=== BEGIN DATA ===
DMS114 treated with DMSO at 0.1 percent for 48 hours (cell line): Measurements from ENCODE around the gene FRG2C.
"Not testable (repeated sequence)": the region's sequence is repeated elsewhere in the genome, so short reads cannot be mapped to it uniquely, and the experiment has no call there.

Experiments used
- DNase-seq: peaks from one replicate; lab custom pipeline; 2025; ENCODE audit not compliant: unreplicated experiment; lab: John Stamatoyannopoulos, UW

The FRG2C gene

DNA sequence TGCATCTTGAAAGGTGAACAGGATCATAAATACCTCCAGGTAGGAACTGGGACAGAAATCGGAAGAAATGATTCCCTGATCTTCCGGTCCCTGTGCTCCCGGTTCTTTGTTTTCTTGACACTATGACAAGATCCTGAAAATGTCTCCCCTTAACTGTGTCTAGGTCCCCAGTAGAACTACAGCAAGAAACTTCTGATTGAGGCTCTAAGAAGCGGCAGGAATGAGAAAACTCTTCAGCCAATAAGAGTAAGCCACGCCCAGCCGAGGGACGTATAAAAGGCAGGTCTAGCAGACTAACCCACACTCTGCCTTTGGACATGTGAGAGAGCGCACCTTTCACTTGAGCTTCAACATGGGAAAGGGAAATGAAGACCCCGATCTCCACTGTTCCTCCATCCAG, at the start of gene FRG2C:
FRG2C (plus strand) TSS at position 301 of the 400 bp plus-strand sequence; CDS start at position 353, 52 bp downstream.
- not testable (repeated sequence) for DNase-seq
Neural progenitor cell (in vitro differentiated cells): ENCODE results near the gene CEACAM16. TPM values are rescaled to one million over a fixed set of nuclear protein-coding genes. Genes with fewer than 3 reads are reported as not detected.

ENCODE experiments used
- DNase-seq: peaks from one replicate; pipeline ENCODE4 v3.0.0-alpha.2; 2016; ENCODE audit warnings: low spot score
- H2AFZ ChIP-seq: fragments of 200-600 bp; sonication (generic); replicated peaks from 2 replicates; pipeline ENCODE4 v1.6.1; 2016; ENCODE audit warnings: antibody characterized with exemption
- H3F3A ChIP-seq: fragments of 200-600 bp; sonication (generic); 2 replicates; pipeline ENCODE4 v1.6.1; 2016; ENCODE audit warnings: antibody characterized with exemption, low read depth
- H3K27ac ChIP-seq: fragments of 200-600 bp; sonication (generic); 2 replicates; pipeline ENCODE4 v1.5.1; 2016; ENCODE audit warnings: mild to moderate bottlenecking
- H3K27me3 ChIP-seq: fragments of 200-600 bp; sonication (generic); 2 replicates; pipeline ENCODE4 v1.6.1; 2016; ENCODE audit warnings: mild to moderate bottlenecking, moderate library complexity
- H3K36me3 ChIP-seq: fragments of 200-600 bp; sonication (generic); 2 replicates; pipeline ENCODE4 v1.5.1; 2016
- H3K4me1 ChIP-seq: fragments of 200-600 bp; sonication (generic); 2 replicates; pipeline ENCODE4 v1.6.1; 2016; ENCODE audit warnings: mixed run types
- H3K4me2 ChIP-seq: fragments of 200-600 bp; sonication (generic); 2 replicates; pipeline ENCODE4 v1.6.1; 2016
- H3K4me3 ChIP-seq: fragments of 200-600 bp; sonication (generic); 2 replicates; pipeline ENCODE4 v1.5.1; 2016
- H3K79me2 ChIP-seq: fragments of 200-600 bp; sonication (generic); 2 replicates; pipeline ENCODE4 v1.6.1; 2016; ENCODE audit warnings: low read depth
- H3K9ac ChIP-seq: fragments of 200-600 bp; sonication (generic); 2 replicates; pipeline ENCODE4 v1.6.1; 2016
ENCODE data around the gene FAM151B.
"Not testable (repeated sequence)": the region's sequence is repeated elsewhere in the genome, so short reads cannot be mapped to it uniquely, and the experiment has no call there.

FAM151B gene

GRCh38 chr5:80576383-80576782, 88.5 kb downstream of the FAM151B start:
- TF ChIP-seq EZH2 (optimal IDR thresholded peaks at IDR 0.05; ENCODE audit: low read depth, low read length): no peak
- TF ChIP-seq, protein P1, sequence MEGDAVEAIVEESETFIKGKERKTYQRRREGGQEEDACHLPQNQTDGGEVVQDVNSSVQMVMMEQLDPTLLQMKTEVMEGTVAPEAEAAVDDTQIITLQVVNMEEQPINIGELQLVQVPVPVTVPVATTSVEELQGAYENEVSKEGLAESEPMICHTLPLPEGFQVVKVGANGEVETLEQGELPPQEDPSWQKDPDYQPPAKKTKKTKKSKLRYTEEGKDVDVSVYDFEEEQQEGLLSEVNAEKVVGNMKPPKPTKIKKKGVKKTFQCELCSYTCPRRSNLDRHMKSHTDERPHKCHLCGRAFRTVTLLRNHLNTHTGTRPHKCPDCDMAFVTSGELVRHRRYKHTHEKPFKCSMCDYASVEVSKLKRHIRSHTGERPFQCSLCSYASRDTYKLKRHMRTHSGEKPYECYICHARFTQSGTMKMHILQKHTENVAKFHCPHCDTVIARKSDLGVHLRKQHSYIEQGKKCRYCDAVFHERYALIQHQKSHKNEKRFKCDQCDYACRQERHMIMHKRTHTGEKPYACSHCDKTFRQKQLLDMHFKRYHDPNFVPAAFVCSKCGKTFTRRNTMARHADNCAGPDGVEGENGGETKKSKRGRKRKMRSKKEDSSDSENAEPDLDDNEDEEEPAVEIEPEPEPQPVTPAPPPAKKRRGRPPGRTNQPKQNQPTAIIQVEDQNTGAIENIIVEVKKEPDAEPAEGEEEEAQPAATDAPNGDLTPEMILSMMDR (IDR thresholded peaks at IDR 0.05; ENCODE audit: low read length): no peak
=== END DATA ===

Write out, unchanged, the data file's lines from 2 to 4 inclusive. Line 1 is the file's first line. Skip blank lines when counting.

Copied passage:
"Not testable (repeated sequence)": the region's sequence is repeated elsewhere in the genome, so short reads cannot be mapped to it uniquely, and the experiment has no call there.

Experiments used
- DNase-seq: peaks from one replicate; lab custom pipeline; 2025; ENCODE audit not compliant: unreplicated experiment; lab: John Stamatoyannopoulos, UW